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Managing Failure By Looking At It Differently

Managing Failure By Looking At It Differently



Failure could be a barrier, or it could a propeller. If seen in a negative light, it will surely bring you down, but from a positive angle, it could mean opportunities. Managing failure is all about moving on from something you failed at by changing your perspective from negative to positive.

As Thomas Edison said, “I have not failed. I’ve just found 10,000 ways that won’t work.”

So, while failure may feel like a strong punch to your face, remember that that’s just it—a punch. Dwelling too much is a waste of time and energy, not to mention a health risk. People who believe they failed in their employment or relationships were reported to be more susceptible to depression, which has affected about 16 million adults in the US alone according to the National Institute of Mental Health.

It is high time to look at failures from a different angle, and while so many experts would make their suggestions for change sound so easy, be warned that it is not.

Changing perspectives requires strong will. You have to want to change the way you see things to be able to do so, and that means constantly telling yourself to take actions.

  • Talk to yourself. Try standing in front of a mirror, commanding yourself to act; make sure to tell yourself things like:
    • I am getting closer to my goals by focusing on my strengths.
    • When I acknowledge the things I do right, I am able to be see so many opportunities.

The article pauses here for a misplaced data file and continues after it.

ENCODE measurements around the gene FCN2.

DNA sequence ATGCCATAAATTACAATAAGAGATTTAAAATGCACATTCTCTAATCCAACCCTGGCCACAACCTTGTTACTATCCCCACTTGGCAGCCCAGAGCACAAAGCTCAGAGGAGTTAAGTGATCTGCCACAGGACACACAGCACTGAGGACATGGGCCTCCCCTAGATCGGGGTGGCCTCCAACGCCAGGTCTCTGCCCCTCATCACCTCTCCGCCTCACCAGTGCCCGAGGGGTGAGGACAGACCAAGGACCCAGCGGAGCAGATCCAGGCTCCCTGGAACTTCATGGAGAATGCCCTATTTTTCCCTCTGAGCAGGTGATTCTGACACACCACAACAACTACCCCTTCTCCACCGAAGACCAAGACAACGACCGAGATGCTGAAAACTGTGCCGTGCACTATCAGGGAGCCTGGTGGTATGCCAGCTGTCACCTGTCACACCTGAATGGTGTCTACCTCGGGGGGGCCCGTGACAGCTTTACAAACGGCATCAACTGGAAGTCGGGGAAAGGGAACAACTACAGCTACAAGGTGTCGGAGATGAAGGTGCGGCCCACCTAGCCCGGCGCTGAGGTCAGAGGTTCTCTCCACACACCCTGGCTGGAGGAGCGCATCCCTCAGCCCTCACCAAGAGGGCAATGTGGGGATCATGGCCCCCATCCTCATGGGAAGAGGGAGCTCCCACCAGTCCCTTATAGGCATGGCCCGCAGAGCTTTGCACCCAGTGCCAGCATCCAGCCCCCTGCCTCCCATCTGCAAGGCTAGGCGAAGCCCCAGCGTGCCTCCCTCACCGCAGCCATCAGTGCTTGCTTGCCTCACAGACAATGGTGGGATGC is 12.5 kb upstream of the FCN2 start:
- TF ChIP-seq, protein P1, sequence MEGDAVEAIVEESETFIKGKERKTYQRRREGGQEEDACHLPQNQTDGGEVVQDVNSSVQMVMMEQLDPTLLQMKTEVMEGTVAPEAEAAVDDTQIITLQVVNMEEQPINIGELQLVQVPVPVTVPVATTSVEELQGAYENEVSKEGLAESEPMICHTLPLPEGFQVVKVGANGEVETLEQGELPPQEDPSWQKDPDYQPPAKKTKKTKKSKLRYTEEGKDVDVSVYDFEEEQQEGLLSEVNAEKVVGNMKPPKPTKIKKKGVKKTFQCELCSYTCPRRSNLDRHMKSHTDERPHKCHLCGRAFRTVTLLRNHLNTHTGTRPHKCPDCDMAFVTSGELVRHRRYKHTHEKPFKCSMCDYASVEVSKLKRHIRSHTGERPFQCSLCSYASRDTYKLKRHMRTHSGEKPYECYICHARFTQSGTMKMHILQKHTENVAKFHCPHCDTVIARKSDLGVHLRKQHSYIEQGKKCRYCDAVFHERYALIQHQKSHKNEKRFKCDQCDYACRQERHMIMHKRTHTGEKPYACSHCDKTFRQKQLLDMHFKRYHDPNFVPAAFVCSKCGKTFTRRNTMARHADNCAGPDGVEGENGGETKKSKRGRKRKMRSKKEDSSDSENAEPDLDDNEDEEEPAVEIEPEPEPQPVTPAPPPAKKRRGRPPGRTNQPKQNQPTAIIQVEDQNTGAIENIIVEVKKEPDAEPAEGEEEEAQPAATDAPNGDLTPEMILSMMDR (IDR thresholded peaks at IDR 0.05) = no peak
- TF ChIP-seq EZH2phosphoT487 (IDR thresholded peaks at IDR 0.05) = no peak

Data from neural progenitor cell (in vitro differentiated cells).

• Make a list of errors, then throw it away. So you did something wrong, fine! Acknowledge it by listing it down. Read it once or twice while telling yourself that these are the things that did not work, so you need a better strategy. Then, throw the list away. That’s okay, you already know what you should not do next time.

  • Forget the word ‘fail.’ Change the manner by which you refer to your failure; start by not using the words fail, failure, failing. Instead of saying ‘I failed in my relationship,’ say, ‘I figured out things that should not be done in relationships!’

  • Find the good in the bad. Consciously work on finding the good side of situations. You were fired? That’s an opportunity to explore what it is you truly like and then practice it. Someone has broken up with you? That’s a chance to get to know other people. Be willful in searching for the silver lining.

The efforts you exert in constantly reminding yourself of what to do and in changing your perspective on purpose will be hard only at first, but as you do it regularly, it becomes a habit; it becomes part of how you think and of who you are; it becomes natural.

Failures are brick walls built not to make you give up, but to provide you with an opportunity to be creative and strategic, to make you think of the best way to get over it.

No one said that moving on from something at which you failed is easy, but changing your perspective from negative to positive will be your battery—it will keep you going.